Motorola to take on market with 12 new handsets

US mobile phone and network equipment manufacturer Motorola is preparing to beef up its Middle Eastern product portfolio with the launch of up to 12 new handsets over the last four months of this year.

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By  Richard Agnew Published  July 21, 2003

US mobile phone and network equipment manufacturer Motorola is preparing to beef up its Middle Eastern product portfolio with the launch of up to 12 new handsets in the last four months of this year.

The vendor, which is reckoned to have struggled somewhat over the last two years to replicate the success of earlier models, claims it will deploy the flotilla of new devices to capitalise on the gradual launch of multimedia messaging services (MMS) by the region’s operators and beat off competition from new entrants into the market.

“[The new phones will address] all segments of the market, from the very top-end, smart-phone devices to a new-design, entry level product,” said Patrick Mulligan, general manager, Motorola personal communications sector, Middle East and North Africa.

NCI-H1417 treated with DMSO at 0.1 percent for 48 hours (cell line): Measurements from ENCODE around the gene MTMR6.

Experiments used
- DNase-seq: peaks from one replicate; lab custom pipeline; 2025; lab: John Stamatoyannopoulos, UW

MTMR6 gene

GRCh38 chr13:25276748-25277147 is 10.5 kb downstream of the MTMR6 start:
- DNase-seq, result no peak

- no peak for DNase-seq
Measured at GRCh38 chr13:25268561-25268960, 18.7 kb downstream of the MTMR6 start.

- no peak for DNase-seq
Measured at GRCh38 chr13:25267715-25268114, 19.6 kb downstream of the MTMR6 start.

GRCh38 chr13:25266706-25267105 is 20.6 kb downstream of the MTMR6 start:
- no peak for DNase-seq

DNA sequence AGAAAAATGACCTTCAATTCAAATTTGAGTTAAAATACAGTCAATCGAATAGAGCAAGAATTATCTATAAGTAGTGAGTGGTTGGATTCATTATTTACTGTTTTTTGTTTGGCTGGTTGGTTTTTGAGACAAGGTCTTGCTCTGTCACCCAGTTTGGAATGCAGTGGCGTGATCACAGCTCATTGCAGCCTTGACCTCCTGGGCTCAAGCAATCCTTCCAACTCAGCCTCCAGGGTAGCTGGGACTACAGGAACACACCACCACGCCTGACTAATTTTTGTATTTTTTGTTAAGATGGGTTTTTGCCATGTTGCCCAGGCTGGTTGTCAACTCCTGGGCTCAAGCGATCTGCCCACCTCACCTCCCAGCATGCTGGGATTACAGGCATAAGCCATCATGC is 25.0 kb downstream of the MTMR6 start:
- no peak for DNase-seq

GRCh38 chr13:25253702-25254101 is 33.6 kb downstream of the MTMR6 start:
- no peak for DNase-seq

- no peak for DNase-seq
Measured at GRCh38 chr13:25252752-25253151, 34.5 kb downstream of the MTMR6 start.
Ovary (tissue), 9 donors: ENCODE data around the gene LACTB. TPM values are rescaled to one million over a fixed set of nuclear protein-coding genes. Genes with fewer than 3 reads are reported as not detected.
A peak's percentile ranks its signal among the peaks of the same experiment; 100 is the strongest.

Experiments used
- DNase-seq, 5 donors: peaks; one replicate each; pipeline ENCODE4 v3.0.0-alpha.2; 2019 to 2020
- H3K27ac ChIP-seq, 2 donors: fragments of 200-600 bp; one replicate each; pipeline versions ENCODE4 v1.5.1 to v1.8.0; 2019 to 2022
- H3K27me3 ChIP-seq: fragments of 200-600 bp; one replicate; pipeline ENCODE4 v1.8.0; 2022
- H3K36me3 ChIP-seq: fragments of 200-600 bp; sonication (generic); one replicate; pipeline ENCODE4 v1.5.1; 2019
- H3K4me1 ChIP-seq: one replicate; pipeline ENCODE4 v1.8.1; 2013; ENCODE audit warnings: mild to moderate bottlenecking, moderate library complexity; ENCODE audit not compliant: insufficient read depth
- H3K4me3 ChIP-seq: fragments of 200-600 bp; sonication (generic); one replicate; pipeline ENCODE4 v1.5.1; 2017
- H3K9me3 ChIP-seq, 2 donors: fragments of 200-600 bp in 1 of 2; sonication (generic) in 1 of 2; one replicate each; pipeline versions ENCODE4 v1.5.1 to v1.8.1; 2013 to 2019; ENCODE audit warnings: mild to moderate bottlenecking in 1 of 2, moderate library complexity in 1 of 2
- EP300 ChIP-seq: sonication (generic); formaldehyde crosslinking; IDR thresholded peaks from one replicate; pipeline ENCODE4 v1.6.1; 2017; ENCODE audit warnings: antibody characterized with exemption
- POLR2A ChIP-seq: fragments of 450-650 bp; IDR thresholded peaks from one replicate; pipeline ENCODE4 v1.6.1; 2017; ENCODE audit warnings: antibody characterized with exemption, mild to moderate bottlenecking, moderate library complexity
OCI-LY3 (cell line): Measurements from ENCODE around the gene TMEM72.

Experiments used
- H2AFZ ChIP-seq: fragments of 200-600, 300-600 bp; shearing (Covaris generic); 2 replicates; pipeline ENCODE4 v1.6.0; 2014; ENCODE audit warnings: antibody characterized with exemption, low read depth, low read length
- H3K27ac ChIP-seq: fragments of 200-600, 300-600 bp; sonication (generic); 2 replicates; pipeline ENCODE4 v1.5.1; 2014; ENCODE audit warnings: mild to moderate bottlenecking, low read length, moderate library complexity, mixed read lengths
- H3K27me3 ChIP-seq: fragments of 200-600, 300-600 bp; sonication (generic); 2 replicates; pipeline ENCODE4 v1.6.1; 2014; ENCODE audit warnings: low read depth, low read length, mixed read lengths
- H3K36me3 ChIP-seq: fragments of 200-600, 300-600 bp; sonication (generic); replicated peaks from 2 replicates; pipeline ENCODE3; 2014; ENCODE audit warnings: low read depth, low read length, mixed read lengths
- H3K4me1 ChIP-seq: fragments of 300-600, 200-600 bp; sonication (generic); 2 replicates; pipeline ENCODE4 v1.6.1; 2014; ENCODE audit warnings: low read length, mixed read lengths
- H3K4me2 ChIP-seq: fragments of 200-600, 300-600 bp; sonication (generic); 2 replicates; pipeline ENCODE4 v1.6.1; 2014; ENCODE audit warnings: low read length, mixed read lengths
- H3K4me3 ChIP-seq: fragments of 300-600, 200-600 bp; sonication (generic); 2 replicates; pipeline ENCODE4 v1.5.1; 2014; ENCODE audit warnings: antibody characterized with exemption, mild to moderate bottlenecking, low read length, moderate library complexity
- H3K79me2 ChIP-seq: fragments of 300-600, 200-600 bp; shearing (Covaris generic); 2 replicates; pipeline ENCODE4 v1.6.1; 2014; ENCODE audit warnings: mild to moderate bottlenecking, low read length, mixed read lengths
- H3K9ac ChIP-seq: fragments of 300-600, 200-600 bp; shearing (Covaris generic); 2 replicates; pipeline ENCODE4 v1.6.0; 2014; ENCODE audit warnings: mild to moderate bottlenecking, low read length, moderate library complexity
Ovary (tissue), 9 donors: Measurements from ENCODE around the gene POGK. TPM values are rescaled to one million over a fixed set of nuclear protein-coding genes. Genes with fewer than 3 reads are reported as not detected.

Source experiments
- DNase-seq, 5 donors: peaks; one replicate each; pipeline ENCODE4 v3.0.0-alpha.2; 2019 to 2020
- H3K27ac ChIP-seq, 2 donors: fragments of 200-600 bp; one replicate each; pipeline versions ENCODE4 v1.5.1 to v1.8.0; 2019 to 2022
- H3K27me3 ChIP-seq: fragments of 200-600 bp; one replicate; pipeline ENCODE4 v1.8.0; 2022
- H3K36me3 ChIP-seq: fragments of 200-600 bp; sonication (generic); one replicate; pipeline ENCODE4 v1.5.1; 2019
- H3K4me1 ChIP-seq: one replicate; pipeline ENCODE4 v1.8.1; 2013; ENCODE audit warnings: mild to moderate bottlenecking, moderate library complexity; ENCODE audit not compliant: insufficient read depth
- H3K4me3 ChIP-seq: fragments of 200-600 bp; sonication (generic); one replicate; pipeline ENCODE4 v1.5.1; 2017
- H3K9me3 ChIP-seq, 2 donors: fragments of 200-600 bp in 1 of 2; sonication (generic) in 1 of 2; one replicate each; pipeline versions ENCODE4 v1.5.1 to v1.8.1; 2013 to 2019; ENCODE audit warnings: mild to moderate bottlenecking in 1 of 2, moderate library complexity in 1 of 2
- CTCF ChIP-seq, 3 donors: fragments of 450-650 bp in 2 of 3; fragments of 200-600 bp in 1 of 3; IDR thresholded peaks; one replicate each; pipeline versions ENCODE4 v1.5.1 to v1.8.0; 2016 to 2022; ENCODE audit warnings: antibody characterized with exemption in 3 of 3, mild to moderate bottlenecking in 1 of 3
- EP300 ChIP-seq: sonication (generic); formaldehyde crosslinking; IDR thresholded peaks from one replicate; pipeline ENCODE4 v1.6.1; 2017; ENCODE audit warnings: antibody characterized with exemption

The flagship terminal of the new portfolio will be the V600, which Motorola claims will be the first device on the market able to operate across all GSM frequencies.

The device will also include video downloads and playback with sound, Bluetooth connectivity, an integrated digital camera, and MMS, adopt the typical Motorola clam-shell form and weigh 116g.

Also to be launched are the MPx200, a feature-rich device with 65k colour display, Outlook, email, calendar and expandable memory, as well as the tri-band V300 and the V500, which, along with the V600, is expected to go into the shops late in Q3.

Meanwhile, the music and game-playing market will be addressed by the E356 and E380, which will also accompany a series of entry-level models.

All of the new devices will be MMS-enabled, according to the vendor. “MMS is going to be very important – it has been in Jordan for some time, it is being brought into the UAE, and many other markets are going to be introducing it. This will give consumers a real reason to change their handsets, so it's vitally important from the manufacturer's point of view,” said Mulligan.

Meanwhile, Motorola claims that it has held its number two position in the region’s handset market despite increasing competition from Far Eastern manufacturers, such as Samsung.

“It’s true that the Asian mobile makers have entered into the Europe, Middle East and Africa market, much more strongly in the last two years. They have also been particularly strong in the segment that Motorola has dominated, which is in clam-shaped devices,” Mulligan said.

“However, with our new portfolio of products, we expect to contest market share with these new entrants. We will be bringing a lot of new technology into these new devices - one of our products will be the world's first quad-band phone, which will have the capability of working on all of the four main GSM frequencies,” he added.

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